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OILER MAKERS MARKS - CANADA

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Photo notes: Unidentified munitions worker, Dominion Arsenal, Quebec City, Quebec, Canada, December 1914. Photographer J.A. Millar, staff photographer, Montreal Daily Star. [1]

 

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Here is a bunch of written content. It will be here to take up space on this page.

Here is a bunch of written content. It will be here to take up space on this page.

 

CANADA - Unknown Soldiers of the Great War

Prior to 1900 Canada relied almost entirely on Great Britain as a supplier of rifles and military equipment. Canada's experiences during the Boer War (also called the South African War or Anglo-Boer War) (Oct 1899-May 1902) led the new Dominion to pursue development of their own home-grown arms manufacturer, the Ross Rifle Company (RRC).

 

Canada entered the Great War in August 1914 armed with the Ross rifle but by 1916 had abandoned the Ross in favor of the British supplied Lee-Enfield.

 

The Canadian marked Lee-Enfield type oilers we have seen are date stamped 1914 and 1915. We surmise that these oilers were originally intended for the Ross rifle.

 

None of the available sources (see list below) specifically mention oilers, although the Ross Rifle Story (page 435) does have a picture of an HB-15 marked oiler.

 

My wife and I spent a snowy afternoon in Quebec City combing through archives of business directories (Les Annuaires de Quebec 1900-1920 ) looking for local manufacturers whose name/initials might match up the the marks on the Ross oilers. We did not find any that were listed within the boundries of the City of Quebec.

 

The manufacturers of these Unknown Soldiers remains unknown.

Unknown Soldier C-Broad Arrow marked. Mk IV brass oiler. "14" presumed to be "1914". No other marks.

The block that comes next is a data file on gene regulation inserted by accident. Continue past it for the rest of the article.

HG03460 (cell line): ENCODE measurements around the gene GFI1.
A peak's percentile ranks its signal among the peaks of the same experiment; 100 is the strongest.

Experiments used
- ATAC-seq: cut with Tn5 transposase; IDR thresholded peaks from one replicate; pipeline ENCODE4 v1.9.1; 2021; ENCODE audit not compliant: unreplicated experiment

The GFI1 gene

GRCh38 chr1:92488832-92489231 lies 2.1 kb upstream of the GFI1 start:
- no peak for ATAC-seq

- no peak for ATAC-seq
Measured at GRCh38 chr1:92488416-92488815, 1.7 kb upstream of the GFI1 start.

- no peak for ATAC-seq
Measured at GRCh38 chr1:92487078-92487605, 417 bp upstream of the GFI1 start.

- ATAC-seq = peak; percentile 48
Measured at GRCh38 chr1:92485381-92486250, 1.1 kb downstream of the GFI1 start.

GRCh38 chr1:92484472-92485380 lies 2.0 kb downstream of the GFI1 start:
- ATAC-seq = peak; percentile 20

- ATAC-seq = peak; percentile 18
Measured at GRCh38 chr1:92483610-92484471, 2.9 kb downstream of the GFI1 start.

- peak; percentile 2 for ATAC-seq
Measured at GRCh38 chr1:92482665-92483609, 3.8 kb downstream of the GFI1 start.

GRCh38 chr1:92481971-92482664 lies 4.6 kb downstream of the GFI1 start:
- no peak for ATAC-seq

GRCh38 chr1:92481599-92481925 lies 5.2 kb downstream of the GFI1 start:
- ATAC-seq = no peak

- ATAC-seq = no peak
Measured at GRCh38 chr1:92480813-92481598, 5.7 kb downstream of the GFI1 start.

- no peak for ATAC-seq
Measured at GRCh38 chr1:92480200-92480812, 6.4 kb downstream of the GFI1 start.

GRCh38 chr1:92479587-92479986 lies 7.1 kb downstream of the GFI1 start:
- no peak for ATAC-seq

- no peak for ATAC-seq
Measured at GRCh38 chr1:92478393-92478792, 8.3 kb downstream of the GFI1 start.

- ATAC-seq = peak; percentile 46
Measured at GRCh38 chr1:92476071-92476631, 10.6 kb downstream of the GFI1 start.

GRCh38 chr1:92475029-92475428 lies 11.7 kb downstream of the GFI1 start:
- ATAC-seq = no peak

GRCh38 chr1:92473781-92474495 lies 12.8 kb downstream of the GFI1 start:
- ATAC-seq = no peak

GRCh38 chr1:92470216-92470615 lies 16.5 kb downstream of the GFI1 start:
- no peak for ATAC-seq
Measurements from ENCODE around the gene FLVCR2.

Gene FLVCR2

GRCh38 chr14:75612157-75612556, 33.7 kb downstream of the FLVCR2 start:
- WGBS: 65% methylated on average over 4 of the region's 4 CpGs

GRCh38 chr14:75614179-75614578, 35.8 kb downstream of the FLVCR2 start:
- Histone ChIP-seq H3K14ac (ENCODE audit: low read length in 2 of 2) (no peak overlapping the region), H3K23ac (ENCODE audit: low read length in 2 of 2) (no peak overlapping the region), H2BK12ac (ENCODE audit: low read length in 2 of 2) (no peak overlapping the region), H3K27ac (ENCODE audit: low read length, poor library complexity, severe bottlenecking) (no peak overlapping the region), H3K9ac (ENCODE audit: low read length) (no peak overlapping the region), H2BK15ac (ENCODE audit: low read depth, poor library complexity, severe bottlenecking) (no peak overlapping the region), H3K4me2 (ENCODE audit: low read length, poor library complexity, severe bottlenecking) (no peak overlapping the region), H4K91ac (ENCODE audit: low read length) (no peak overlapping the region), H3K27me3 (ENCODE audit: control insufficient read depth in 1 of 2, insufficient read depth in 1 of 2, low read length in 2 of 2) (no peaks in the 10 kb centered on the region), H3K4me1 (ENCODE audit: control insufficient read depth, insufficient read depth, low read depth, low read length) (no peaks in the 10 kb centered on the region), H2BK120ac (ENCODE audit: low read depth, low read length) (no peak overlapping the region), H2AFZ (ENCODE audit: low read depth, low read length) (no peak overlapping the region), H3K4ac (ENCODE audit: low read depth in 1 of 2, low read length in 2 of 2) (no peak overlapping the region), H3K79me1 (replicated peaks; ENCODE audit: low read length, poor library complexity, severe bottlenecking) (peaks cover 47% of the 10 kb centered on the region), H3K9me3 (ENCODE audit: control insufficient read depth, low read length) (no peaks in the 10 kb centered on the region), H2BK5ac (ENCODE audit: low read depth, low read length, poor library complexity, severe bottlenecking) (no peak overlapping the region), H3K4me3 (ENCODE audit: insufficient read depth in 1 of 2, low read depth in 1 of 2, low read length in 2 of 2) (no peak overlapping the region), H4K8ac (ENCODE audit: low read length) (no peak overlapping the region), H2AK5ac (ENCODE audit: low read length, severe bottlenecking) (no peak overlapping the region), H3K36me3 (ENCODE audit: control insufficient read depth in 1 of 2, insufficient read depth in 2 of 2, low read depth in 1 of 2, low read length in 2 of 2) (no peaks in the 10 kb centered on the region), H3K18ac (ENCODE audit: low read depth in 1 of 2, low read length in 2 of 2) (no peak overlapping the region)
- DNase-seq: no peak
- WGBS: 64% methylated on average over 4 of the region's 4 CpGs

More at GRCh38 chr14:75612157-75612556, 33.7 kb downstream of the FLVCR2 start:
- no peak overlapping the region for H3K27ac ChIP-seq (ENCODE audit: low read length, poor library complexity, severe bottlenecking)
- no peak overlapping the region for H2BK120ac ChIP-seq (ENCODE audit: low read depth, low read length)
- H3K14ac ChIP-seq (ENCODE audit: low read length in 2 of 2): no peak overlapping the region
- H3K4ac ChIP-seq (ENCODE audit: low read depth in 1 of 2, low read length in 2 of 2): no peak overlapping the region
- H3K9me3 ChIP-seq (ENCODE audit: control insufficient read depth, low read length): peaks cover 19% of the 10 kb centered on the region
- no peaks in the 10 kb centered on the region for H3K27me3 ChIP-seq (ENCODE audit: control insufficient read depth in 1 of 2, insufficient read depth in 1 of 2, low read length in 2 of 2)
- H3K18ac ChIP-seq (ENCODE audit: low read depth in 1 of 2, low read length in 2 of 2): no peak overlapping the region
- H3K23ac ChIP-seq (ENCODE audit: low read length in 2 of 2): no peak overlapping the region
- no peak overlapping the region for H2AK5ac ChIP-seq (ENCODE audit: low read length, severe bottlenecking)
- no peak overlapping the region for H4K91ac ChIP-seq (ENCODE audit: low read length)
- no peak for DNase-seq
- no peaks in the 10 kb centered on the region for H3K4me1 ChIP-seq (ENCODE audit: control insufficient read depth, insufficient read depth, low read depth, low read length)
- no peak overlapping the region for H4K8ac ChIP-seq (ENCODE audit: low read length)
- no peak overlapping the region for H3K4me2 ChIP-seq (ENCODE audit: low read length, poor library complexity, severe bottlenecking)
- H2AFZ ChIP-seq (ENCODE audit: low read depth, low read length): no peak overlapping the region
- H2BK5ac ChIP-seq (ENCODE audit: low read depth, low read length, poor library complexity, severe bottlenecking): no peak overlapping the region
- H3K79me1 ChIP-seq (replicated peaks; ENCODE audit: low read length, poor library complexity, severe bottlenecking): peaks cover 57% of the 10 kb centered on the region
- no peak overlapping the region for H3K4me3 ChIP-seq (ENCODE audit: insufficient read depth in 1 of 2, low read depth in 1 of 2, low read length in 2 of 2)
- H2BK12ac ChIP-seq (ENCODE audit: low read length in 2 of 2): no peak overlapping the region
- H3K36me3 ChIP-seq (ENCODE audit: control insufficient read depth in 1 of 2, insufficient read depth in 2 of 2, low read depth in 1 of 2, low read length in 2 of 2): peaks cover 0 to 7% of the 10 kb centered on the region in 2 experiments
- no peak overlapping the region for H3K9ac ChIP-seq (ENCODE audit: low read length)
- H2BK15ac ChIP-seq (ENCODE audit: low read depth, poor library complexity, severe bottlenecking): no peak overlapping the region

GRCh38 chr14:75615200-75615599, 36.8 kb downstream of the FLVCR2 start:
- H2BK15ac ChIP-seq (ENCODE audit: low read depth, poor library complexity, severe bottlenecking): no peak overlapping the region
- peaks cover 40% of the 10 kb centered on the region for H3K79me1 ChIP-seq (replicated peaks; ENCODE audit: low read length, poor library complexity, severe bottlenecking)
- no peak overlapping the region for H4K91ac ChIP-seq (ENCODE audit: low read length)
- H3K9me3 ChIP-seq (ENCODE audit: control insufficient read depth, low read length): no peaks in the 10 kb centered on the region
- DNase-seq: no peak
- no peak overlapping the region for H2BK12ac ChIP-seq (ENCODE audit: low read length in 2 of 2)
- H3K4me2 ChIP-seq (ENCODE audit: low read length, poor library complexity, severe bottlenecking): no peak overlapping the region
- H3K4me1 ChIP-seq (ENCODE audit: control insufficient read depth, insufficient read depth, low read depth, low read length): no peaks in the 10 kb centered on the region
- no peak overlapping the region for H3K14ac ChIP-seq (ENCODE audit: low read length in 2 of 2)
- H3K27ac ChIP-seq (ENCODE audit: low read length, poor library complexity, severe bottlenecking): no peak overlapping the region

Unknown Soldier C-Broad Arrow marked. Mk IV brass oiler. "15" presumed to be "1915". No other marks.

Unknown Soldier C-Broad Arrow marked. Mk IV brass oiler. "15" presumed to be "1915". No other marks.

Unknown Soldier C-Broad Arrow marked. Mk IV brass oiler. "15" presumed to be "1915". No other marks.

CANADA - Other Unknown Soldiers

Unknown Soldier C-Broad Arrow marked. Mk IV brass oiler. No other marks.

 

The C-Broad arrow is small (about 4mm)(1/3 inch); overall good fit, finish and workmanship.

 

The fit, finish and mark lead us to surmise that these oilers may be Long Branch production (1940-1945).

CANADA - National Government

Dominion Arsenal. DA over C-Broad Arrow over 17. Mark IV brass oiler. "17" presumed to be "1917".

 

Canada's first government shell and cartridge factory, the Dominion Arsenal, was established in 1882 in Quebec City. The DA and year combination is a well-known ammunition headstamp. A history self-published by the Arsenal lists "Oil bottles for .303 rifles" among the products manufactured. [2]

 

All of the oilers we have seen are marked "17" (1917).

 

 

 

Page Notes & Sources

[1] J.A. Millar produced a photo album of Canada’s First Contingent, capturing scenes of the newly formed Canadian Expeditionary Force (CEF) at Valcartier Camp, Quebec and their departure at Gaspe Harbour, including eight photos taken at the Dominion Arsenal. (The town of Valcartier is about 30 km (18.6 miles) from Quebec City. The Dominion Arsenal is located in Quebec City itself, an easy walk from the downtown.) The photo album was published in 1915 and is among the collections at the University of Victoria Libraries, Victoria, British Columbia, Canada.

 

[2] The Dominion Arsenal at Quebec 1880-1945
Appendix III, page 122.

 

Page Notes & Sources

Book - Defending the Dominion: Canadian Military Rifles 1855-1955

Defending the Dominion: Canadian Military Rifles 1855-1955 (2003) Edgecombe, David W.
Service Publications, Ontario, Canada

Book - the Ross Rifle Story

The Ross Rifle Story (1984)
Phillips, Roger, Dupuis, Francois and Chadwich, John
John Chadwick, Publisher, Nova Scotia, Canada

Book - A Question of Confidence: The Ross Rifle in the Trenches

A Question of Confidence: The Ross Rifle in the Trenches (1999) Duguid, A.F.; Clive M. Law, Editor
Service Publications, Ontario, Canada

Book - The Dominion Arsenal at Quebec 1881-1945

The Dominion Arsenal at Quebec 1881-1945 (1947)
No author listed; appears to be internally written and published. Lists the various managers and supervisors; includes many fold-out pages of photographs. Hardcover; 135 pages.

Book - .303 Inch: A History of the .303 Cartridge in the British Service

.303 Inch: A History of the .303 Cartridge in the British Service (1988)
Labbett, P and Mead, P.J.F.,
Authors and Publishers, London, England

Book - Without Warning: Canadian Sniper Equipment in the 20th Century

Without Warning: Canadian Sniper Equipment in the 20th Century (2004)
Law, Clive M.
Service Publications, Ontario, Canada